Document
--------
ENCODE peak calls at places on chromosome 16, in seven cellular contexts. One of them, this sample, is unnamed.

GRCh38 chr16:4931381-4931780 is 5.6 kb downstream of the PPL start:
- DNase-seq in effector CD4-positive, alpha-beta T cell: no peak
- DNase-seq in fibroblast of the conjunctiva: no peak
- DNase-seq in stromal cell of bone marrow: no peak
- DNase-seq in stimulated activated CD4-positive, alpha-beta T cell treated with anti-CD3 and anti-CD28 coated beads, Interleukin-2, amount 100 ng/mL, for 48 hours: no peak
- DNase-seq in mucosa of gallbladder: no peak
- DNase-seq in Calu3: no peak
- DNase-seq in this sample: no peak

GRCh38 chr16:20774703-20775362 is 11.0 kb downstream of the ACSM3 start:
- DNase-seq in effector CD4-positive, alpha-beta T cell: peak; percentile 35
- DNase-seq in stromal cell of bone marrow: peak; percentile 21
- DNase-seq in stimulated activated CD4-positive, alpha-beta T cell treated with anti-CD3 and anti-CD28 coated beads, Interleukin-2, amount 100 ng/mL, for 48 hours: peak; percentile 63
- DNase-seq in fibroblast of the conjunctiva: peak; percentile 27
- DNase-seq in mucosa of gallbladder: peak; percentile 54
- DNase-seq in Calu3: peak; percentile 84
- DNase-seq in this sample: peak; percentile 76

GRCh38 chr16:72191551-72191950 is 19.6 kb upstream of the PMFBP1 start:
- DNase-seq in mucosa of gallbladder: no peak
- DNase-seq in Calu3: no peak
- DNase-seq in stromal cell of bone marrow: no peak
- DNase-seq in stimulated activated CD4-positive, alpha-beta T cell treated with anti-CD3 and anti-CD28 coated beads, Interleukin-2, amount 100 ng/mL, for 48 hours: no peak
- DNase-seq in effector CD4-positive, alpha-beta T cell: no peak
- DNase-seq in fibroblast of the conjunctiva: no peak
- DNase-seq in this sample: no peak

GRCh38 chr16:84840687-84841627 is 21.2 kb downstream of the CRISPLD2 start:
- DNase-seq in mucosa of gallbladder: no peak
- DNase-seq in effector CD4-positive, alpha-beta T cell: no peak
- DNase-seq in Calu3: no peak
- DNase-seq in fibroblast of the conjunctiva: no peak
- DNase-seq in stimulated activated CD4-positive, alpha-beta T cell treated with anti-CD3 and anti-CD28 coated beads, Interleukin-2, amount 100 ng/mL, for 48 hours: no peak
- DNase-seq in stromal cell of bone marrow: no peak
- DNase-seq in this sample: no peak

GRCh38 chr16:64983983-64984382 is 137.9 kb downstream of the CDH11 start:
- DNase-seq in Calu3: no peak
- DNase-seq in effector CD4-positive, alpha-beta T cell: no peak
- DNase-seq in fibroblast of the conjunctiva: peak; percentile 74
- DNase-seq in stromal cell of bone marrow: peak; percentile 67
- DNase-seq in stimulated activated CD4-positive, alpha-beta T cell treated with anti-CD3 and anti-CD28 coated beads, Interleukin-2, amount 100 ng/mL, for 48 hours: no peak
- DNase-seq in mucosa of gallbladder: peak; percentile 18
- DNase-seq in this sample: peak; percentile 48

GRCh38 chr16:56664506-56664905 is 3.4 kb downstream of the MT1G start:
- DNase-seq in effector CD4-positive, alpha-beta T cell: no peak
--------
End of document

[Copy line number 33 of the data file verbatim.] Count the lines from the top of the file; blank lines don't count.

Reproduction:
- DNase-seq in this sample: no peak